PUBH 304  Rangahau Hauora Māori - Māori Health Research   or  PUBH 311  Public Health Research

at least two of
ANTH 322  Conceiving Reproduction or ANTH 323  Anthropology of Health
CMHC 301  Applied Aspects of Human Health
GEOG 381  Social Geography
PACH 301  Pacific Health: Advanced Applied Knowledge
PUBH 304  Rangahau Hauora Māori - Māori Health Research
PUBH 311  Public Health Research
SOCI 306  Public Sociology
SOWK 304  Kaupapa Māori, and Indigenous Approaches to Social Work

18

18

 

36

Plus

126 further points

The following papers are suggested: BSNS 113, EDUC 105, ECON 112, HIST 107, MAOR 102, MAOR 110, PACI 103, PHIL 105, SOWK 111, STAT 115; ECON 201, HIST 223, MAOH 201, MAOR 202, MAOR 204, MFCO 222, POLS 202, PSME 201, STAT 210, SPEX 205, SPEX 206, STAT 241; ECON 306, ENVI 312, HIST 306, INDV 301, POLS 303, STAT 310

126
Total   360

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Regulations for the degree of Bachelor of Health Sciences (BHealSc)

  1. Structure of the programme

    1. Every degree programme shall consist of papers worth not less than 360 points.
    2. Except as provided for in regulation 1(d), every programme of study for the degree shall satisfy the requirements for at least one of the major subjects listed in the BHealSc Schedule Part 1. No paper above 200-level may count towards more than one major subject requirement.
    3. The programme may include one or more optional minor subjects which satisfy the minor subject requirements in the BHealSc Schedule Part 2, Arts and Music Schedule A, or Commerce Schedule A, or Science Schedule A, or Applied Science Schedule A. No paper may count for both a major and a minor subject requirement or for more than one minor subject requirement unless that paper is at 100- or 200-level and is specified as compulsory for both requirements.
      1. A student who has withdrawn permanently from study for any of the degrees of Bachelor of Dental Surgery, or Bachelor of Medical Laboratory Science, or Bachelor of Medicine and Bachelor of Surgery, or Bachelor of Pharmacy, or Bachelor of Physiotherapy, having passed papers worth at least 360 points towards the programme concerned, may be admitted to the degree without specification of a major subject.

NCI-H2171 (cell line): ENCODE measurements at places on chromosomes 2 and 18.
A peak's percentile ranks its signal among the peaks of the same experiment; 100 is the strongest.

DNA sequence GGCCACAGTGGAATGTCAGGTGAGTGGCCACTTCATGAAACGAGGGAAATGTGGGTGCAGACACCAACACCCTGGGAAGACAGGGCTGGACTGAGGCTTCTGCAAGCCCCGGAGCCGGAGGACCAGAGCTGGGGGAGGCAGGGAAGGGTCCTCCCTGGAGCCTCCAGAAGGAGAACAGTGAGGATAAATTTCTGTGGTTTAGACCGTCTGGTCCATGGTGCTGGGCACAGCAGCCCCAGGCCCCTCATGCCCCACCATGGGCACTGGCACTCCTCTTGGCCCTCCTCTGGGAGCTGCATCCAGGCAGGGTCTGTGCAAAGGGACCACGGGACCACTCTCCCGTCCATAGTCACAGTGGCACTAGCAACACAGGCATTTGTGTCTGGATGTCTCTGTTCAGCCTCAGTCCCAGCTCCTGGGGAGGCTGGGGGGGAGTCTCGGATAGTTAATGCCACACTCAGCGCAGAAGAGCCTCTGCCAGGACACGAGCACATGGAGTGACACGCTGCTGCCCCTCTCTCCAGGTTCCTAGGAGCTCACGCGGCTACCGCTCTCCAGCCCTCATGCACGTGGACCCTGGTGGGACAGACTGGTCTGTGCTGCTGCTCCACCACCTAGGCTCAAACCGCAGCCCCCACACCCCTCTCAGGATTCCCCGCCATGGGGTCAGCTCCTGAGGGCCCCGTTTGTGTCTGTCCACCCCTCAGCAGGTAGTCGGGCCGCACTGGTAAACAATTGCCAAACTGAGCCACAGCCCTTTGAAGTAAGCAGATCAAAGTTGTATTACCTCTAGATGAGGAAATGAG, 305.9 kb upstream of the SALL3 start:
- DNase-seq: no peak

2. A student who has withdrawn permanently from study for any of the degrees of Bachelor of Dental Technology, or Bachelor of Oral Health, or Bachelor of Radiation Therapy, having passed papers worth at least 360 points, including 300-level papers worth at least 72 points for the programme concerned, may be admitted to the degree without specification of a major subject.
  2. Prerequisites, corequisites, and restrictions

    Every programme of study shall satisfy the requirements for prerequisites, corequisites and restrictions set out in the Prescriptions (published in the Guide to Enrolment).

  3. Variations

    The Pro-Vice-Chancellor (Health Sciences) may in exceptional circumstances approve a course of study which does not comply with these regulations.

Note: A major subject is not required by candidates with passes in papers for professional programmes in Health Sciences (BDS, BMLSc, MB ChB, BPharm, BPhty, BDentTech, BOH, BRT) who are awarded the degree under regulation 1(d) above.